News

Actions

COVID-19 survivor recalls experience one year after first case reported

Isaiah Whalum
Posted at 4:26 PM, Mar 09, 2021
and last updated 2021-03-09 21:08:36-05

NASHVILLE, Tenn. (WTVF) — One year after the first COVID-19 case was reported in Nashville, a survivor is happy to be alive.

Waking up from a near-death experience was a reality shock for Isaiah Whalum. "And then realizing how close I came to not being here, it’s amazing, I’m so grateful and thankful for the second chance at life. Everything has a new meaning, and I have a different perspective about everything," Whalum said.

He was one of the first patients in Middle Tennessee to spend 53 days in the hospital for COVID-19 and survive. He got sick after his birthday last year, and he went to the hospital on March 21.

"I’m thankful to the moon and back, and back again," Whalum said.

He credits his nurses and doctors at Williamson Medical Center with saving his life. They clapped for him when he left the hospital last year.

"Looking back I’m still utterly amazed, it’s unbelievable," Whalum said.

Unfortunately, he's still dealing with long-term side effects. "It’s been settled that losing 40% functionality in my lungs, that’s permanent," Whalum said.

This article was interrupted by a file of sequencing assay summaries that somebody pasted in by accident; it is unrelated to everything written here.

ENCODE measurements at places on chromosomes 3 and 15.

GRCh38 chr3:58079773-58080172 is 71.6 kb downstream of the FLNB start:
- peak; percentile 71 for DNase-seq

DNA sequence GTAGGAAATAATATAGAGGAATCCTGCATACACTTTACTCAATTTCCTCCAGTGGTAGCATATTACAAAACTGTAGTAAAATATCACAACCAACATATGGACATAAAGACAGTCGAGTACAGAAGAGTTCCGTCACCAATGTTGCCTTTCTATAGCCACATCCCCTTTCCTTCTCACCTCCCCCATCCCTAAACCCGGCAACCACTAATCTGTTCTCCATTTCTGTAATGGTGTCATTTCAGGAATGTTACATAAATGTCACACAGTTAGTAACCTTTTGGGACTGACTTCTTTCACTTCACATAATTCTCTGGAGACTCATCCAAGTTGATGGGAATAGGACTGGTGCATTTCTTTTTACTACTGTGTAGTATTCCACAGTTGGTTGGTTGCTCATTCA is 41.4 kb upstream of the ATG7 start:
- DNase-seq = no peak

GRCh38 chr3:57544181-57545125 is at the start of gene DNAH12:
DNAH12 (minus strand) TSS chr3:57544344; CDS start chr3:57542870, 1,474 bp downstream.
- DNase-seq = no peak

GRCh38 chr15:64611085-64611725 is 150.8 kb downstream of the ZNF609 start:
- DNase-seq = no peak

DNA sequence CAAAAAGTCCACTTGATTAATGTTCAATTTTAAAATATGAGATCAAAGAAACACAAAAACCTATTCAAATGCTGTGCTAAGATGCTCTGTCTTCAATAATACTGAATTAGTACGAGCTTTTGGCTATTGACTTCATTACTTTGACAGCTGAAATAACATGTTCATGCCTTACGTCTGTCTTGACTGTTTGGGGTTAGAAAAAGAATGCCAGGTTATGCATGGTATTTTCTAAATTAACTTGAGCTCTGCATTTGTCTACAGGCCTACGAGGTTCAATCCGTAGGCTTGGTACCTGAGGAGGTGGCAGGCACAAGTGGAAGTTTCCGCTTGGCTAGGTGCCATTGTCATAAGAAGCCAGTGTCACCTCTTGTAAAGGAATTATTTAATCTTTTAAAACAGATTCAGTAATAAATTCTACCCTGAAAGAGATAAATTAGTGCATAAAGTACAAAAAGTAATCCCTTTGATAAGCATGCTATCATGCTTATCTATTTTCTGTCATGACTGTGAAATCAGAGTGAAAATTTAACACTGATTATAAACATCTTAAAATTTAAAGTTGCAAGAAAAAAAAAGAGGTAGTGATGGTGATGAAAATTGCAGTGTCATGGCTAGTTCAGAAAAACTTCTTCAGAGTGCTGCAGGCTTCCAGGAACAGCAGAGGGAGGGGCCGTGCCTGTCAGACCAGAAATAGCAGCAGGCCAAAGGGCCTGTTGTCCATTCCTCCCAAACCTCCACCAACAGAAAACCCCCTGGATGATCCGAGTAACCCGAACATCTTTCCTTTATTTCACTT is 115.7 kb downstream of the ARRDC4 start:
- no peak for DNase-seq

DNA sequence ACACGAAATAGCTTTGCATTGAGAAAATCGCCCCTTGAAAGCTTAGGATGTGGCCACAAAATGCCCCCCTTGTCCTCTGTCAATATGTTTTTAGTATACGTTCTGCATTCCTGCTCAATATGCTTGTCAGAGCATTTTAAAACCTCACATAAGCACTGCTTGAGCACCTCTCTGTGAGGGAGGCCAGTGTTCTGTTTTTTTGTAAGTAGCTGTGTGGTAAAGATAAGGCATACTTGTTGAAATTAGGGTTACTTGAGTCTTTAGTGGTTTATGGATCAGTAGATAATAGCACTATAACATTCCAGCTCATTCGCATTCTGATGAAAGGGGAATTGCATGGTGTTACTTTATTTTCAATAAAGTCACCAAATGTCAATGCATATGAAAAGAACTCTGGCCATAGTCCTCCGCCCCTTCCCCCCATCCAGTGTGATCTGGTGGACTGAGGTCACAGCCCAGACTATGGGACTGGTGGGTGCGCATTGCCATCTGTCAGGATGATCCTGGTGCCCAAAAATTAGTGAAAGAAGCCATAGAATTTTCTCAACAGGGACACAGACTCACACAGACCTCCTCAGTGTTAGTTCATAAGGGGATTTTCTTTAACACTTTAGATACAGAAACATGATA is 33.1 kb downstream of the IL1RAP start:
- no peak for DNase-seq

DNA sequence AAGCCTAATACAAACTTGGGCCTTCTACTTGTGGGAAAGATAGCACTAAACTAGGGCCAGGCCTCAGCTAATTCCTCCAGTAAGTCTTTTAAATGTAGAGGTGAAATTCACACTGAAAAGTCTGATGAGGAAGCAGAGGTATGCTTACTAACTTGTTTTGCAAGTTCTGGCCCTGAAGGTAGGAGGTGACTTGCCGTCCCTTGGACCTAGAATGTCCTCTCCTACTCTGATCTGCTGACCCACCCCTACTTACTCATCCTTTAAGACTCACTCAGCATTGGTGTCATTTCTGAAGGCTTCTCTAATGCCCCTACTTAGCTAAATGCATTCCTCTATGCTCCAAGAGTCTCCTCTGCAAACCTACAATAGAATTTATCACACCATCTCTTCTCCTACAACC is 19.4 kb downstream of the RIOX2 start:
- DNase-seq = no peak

He has chronic pain, and not a lot of stamina, so he can't work as a chef anymore. Eventually, Whalum was able to get unemployment after some issues getting it. He’s also looking into getting disability now. "It was challenging of course," Whalum said. He hopes one day he can find a job that he can manage with chronic pain.

He just turned 47 years old and is making sure he doesn't take anything in life for granted. "I tell my friends this is my birthday month, I’m celebrating the whole month because it’s worth celebrating,” Whalum said. "The fact that I’m even here, the sun pressing against my skin, it’s great."

Whalum is excited because he's scheduled to get his COVID-19 vaccine next week. A second chance at life is something he doesn't take lightly. "I can tell you even more so, live life fully," Whalum said.